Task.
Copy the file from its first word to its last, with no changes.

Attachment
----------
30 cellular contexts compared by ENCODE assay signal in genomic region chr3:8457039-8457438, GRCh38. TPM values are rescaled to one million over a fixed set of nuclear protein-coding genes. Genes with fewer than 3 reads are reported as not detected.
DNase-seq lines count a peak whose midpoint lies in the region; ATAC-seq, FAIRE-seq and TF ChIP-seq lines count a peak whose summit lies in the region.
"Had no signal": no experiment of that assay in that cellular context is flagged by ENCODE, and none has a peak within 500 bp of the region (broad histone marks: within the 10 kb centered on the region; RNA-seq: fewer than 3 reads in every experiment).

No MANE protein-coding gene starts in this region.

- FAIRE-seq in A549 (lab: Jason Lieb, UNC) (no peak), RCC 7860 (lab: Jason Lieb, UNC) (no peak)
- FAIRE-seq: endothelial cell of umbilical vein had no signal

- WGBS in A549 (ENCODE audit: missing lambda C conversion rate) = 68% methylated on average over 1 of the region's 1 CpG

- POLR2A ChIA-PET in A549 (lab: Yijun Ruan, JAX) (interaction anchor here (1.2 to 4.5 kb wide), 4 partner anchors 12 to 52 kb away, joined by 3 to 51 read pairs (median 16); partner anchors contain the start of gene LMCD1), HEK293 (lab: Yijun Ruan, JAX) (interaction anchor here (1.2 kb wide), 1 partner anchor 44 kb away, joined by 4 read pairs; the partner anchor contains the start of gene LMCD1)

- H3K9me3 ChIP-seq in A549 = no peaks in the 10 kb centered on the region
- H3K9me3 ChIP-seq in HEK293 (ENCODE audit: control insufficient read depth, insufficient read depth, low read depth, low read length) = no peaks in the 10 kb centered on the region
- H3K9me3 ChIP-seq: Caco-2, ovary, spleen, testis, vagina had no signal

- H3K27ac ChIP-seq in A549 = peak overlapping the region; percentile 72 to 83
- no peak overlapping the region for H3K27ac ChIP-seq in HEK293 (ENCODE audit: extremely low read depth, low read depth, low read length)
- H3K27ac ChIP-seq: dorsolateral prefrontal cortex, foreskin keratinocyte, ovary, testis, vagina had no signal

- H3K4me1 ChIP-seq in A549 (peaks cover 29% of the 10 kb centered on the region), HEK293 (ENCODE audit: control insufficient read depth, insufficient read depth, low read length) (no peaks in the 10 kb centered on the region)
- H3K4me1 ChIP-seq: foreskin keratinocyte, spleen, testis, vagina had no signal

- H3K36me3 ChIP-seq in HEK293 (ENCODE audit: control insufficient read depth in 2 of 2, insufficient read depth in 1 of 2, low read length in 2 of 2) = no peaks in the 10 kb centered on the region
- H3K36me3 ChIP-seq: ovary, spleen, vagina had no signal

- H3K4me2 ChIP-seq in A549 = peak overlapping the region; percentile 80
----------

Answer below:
30 cellular contexts compared by ENCODE assay signal in genomic region chr3:8457039-8457438, GRCh38. TPM values are rescaled to one million over a fixed set of nuclear protein-coding genes. Genes with fewer than 3 reads are reported as not detected.
DNase-seq lines count a peak whose midpoint lies in the region; ATAC-seq, FAIRE-seq and TF ChIP-seq lines count a peak whose summit lies in the region.
"Had no signal": no experiment of that assay in that cellular context is flagged by ENCODE, and none has a peak within 500 bp of the region (broad histone marks: within the 10 kb centered on the region; RNA-seq: fewer than 3 reads in every experiment).

No MANE protein-coding gene starts in this region.

- FAIRE-seq in A549 (lab: Jason Lieb, UNC) (no peak), RCC 7860 (lab: Jason Lieb, UNC) (no peak)
- FAIRE-seq: endothelial cell of umbilical vein had no signal

- WGBS in A549 (ENCODE audit: missing lambda C conversion rate) = 68% methylated on average over 1 of the region's 1 CpG

- POLR2A ChIA-PET in A549 (lab: Yijun Ruan, JAX) (interaction anchor here (1.2 to 4.5 kb wide), 4 partner anchors 12 to 52 kb away, joined by 3 to 51 read pairs (median 16); partner anchors contain the start of gene LMCD1), HEK293 (lab: Yijun Ruan, JAX) (interaction anchor here (1.2 kb wide), 1 partner anchor 44 kb away, joined by 4 read pairs; the partner anchor contains the start of gene LMCD1)

- H3K9me3 ChIP-seq in A549 = no peaks in the 10 kb centered on the region
- H3K9me3 ChIP-seq in HEK293 (ENCODE audit: control insufficient read depth, insufficient read depth, low read depth, low read length) = no peaks in the 10 kb centered on the region
- H3K9me3 ChIP-seq: Caco-2, ovary, spleen, testis, vagina had no signal

- H3K27ac ChIP-seq in A549 = peak overlapping the region; percentile 72 to 83
- no peak overlapping the region for H3K27ac ChIP-seq in HEK293 (ENCODE audit: extremely low read depth, low read depth, low read length)
- H3K27ac ChIP-seq: dorsolateral prefrontal cortex, foreskin keratinocyte, ovary, testis, vagina had no signal

- H3K4me1 ChIP-seq in A549 (peaks cover 29% of the 10 kb centered on the region), HEK293 (ENCODE audit: control insufficient read depth, insufficient read depth, low read length) (no peaks in the 10 kb centered on the region)
- H3K4me1 ChIP-seq: foreskin keratinocyte, spleen, testis, vagina had no signal

- H3K36me3 ChIP-seq in HEK293 (ENCODE audit: control insufficient read depth in 2 of 2, insufficient read depth in 1 of 2, low read length in 2 of 2) = no peaks in the 10 kb centered on the region
- H3K36me3 ChIP-seq: ovary, spleen, vagina had no signal

- H3K4me2 ChIP-seq in A549 = peak overlapping the region; percentile 80